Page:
- 2. Rules justified in terms of ruler and ruled – marrying the shared belief between government and people (communitarianism).
- 3. People must give consent – how much consent must people give to give something legitimacy?
- Active consent – seen through ballot box with a mandate given to exercise legitimacy – elections/referendums and strengthened by universal suffrage – Mill.
- Legitimation crisis – neo-Marxist Habermas – legitimacy of a political system could collapsed because of the pressures created by democracy and capitalism. Democracy – voting becomes a means of consumerism. Capitalism – increased desire leads to recession – can’t continually provide what people want – e.g. extensive welfare provision. Legitimation crisis created after government intervention and conflict of free-market.
- Social contract – Giddens – communitarianism – Etzioni – taking social contract and trying to improve civic engagement through modern political systems.
- Ideological Hegemony – Conventional image of liberal democracies is that they enjoy legitimacy because they respect individual liberty and are responsive to public opinion. Critics – democracy is little more than a facade concealing the domination of a “power elite”.
- Ralph Milliband – liberal democracy is “capitalist democracy” – there are biases which serve interests of private property and ensure the long term stability of capitalism.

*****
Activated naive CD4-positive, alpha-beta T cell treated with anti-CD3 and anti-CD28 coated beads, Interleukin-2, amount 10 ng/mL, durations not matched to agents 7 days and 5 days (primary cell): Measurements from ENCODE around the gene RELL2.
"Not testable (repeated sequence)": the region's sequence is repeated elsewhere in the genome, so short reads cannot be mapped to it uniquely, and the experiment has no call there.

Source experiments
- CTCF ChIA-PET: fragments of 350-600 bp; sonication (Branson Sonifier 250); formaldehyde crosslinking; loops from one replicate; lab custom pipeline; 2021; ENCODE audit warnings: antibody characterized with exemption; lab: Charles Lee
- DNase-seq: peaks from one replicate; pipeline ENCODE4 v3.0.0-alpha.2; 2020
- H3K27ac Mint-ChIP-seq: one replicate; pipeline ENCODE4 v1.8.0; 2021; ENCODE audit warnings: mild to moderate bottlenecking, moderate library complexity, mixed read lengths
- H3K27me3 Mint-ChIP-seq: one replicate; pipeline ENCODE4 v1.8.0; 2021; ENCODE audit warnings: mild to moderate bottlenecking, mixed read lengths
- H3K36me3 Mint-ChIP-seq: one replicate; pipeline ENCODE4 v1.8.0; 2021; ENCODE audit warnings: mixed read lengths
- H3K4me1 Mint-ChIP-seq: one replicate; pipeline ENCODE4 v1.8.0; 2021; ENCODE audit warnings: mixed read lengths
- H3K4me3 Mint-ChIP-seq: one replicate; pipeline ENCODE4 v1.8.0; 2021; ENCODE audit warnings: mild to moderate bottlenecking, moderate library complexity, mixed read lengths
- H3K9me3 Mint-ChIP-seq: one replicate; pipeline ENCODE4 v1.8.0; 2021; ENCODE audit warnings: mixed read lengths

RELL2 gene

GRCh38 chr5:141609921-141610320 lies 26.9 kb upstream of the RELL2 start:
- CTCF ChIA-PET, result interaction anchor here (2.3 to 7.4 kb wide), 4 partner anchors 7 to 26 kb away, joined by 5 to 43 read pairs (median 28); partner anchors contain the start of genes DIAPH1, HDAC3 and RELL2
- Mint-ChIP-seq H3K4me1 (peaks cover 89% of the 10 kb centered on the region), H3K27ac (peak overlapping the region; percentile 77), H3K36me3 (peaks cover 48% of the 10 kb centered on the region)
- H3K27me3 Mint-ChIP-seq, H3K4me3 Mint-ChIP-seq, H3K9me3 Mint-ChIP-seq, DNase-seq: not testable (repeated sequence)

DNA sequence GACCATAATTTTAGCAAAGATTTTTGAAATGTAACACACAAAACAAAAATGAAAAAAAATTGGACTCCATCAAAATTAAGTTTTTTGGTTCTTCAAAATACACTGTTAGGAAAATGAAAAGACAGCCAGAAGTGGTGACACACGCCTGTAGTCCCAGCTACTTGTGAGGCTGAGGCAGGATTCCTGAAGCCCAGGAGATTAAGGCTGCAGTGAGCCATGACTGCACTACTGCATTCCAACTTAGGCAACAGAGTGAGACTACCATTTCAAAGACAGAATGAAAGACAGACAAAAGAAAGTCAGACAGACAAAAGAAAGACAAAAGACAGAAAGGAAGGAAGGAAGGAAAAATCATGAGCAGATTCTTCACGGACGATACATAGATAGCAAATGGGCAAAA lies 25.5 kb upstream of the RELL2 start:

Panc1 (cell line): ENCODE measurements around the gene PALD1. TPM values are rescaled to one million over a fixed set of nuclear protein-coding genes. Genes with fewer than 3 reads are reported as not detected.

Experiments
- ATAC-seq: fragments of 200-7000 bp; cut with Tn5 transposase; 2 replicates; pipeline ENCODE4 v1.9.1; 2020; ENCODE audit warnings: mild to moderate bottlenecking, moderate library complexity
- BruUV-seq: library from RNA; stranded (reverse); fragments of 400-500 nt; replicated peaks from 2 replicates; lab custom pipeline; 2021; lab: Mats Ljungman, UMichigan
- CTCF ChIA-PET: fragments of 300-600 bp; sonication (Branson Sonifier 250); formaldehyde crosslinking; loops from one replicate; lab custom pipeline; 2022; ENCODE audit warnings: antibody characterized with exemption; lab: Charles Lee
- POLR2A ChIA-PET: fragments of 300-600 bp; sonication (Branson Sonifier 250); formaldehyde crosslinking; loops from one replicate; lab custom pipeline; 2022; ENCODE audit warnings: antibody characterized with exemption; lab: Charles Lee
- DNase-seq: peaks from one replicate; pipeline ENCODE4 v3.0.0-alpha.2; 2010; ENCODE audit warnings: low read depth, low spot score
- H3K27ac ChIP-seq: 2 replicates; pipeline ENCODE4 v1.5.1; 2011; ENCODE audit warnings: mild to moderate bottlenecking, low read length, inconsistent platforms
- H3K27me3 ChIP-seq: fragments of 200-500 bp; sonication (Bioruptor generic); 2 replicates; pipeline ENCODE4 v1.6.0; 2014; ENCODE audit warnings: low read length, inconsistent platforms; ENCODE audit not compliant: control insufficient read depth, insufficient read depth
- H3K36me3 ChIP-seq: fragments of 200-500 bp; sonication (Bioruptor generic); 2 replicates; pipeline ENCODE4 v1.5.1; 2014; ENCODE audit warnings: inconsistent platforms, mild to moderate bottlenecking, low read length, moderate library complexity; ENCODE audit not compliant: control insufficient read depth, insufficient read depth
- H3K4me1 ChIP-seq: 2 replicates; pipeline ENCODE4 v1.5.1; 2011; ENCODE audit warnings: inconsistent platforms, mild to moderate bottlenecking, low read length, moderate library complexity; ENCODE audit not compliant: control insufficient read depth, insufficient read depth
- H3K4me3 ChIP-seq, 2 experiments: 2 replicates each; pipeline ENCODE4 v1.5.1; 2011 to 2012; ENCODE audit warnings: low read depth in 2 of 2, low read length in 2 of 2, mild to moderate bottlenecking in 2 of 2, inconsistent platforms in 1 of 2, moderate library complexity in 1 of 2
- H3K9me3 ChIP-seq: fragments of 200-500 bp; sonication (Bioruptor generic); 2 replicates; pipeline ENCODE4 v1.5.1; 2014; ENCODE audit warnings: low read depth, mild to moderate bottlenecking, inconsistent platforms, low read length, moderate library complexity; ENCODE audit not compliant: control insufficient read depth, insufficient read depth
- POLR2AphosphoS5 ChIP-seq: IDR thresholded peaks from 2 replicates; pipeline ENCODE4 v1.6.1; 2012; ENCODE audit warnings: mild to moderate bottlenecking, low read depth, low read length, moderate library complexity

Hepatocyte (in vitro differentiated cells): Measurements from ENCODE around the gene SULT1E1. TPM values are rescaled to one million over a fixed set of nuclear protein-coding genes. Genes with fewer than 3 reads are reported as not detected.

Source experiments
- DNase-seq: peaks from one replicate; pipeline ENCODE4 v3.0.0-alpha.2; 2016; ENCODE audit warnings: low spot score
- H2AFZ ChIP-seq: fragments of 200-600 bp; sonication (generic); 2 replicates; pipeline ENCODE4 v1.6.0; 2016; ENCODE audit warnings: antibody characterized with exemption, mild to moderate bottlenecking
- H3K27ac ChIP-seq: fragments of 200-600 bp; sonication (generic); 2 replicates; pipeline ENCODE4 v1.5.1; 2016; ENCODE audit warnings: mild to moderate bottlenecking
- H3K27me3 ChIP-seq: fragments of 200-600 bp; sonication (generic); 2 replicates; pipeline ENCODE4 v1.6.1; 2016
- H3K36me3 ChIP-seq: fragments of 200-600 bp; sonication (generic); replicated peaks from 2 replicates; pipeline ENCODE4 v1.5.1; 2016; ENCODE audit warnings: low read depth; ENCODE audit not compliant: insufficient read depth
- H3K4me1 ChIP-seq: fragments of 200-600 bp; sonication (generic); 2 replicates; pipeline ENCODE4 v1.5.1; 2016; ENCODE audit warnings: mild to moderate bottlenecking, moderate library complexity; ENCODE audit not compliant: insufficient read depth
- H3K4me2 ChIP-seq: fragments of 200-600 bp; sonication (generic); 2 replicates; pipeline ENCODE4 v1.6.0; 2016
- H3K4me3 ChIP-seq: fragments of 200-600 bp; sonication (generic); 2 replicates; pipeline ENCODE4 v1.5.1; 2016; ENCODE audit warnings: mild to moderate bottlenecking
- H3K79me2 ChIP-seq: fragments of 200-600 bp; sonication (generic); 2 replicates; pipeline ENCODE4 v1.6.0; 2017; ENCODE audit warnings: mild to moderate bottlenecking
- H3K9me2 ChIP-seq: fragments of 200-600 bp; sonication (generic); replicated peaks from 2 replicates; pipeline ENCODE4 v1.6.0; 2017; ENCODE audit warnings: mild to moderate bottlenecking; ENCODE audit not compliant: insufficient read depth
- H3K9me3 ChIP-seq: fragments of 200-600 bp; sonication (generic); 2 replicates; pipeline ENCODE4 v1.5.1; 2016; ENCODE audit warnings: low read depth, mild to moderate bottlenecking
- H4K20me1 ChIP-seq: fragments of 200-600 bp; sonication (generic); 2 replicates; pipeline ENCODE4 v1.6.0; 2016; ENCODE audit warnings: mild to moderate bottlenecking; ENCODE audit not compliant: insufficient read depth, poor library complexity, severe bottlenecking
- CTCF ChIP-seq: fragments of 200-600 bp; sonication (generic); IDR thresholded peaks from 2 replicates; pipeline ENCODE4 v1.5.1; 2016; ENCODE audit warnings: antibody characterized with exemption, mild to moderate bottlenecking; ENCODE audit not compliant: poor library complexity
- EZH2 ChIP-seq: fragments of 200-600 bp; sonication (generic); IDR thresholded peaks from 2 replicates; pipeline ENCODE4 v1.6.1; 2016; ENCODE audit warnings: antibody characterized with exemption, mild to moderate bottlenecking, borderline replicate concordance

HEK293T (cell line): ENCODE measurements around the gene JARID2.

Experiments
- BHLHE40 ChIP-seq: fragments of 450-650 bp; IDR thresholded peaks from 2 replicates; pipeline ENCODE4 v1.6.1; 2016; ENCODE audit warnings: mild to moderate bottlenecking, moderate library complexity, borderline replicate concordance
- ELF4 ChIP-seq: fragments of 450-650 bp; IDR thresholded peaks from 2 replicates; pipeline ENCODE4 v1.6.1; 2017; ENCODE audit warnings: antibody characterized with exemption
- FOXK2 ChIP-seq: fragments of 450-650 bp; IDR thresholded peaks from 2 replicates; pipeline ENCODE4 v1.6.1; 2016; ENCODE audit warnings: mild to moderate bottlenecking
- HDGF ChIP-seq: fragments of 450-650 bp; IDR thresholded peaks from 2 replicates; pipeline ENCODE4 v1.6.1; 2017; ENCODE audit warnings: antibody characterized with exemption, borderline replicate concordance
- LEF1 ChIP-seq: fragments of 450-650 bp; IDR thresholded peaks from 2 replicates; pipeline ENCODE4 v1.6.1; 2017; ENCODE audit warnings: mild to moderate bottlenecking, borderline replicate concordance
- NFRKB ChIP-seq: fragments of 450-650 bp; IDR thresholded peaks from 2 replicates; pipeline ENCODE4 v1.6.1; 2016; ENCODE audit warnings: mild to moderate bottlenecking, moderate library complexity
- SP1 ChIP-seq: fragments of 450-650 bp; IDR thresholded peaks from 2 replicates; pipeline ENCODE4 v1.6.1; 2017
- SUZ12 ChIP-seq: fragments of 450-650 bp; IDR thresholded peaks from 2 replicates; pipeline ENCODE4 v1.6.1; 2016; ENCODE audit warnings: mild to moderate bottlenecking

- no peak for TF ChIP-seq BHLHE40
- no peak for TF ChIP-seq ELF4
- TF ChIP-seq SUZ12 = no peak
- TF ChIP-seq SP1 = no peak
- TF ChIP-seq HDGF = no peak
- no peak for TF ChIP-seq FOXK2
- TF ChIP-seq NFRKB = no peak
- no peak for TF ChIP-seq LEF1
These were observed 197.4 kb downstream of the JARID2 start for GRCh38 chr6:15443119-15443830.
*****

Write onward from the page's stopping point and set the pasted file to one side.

- Marxists state that bourgeois ideology denotes sets of ideas which conceal the contradictions upon which class societies are based – ideology propagates falsehood, delusion and mystification. Ideology operates in interests of the ruling class.
- Modern Marxists – political competition does exist but this competition is unequal. Gramsci drew attention to the degree to which the class system was upheld not simply by unequal power but also what he called bourgeois hegemony.
Legitimacy in a dictatorship
- Weber argues that traditional and charismatic authority can be legitimate if accepted by populace. Marx argued that a dictatorship of the proletariat would be legitimate as it was acting in the best interests of the masses; likewise dictators claim to uphold common good without popular approval. Traditional monarchs also claimed to be adhering to divine right as the best form of determining the common good.